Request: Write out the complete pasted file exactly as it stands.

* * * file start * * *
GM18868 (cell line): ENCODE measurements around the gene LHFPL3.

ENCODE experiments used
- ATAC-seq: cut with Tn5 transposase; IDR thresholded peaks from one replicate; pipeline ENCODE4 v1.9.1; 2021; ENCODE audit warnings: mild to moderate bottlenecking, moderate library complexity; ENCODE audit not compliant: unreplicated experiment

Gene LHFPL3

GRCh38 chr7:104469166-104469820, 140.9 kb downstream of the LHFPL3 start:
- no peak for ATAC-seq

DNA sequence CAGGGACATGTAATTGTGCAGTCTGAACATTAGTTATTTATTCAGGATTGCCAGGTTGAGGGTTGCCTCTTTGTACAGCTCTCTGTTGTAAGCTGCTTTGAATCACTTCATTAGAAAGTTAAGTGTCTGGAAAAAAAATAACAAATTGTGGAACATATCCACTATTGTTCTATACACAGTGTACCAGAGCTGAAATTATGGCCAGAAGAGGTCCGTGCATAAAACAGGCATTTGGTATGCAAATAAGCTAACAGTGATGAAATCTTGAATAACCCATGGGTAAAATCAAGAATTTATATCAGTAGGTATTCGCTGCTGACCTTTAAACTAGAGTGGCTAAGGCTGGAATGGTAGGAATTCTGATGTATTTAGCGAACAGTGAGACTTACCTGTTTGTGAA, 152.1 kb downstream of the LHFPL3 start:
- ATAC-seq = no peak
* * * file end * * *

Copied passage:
GM18868 (cell line): ENCODE measurements around the gene LHFPL3.

ENCODE experiments used
- ATAC-seq: cut with Tn5 transposase; IDR thresholded peaks from one replicate; pipeline ENCODE4 v1.9.1; 2021; ENCODE audit warnings: mild to moderate bottlenecking, moderate library complexity; ENCODE audit not compliant: unreplicated experiment

Gene LHFPL3

GRCh38 chr7:104469166-104469820, 140.9 kb downstream of the LHFPL3 start:
- no peak for ATAC-seq

DNA sequence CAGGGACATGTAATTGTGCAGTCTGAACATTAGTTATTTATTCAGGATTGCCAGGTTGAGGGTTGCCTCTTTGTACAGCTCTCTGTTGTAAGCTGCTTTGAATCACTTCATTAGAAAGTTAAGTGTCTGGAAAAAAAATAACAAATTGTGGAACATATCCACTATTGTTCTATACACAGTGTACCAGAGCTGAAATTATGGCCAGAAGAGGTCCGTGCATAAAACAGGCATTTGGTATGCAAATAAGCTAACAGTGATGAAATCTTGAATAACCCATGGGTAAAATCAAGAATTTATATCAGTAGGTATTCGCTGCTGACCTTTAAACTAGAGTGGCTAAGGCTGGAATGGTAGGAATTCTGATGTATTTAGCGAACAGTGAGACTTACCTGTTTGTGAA, 152.1 kb downstream of the LHFPL3 start:
- ATAC-seq = no peak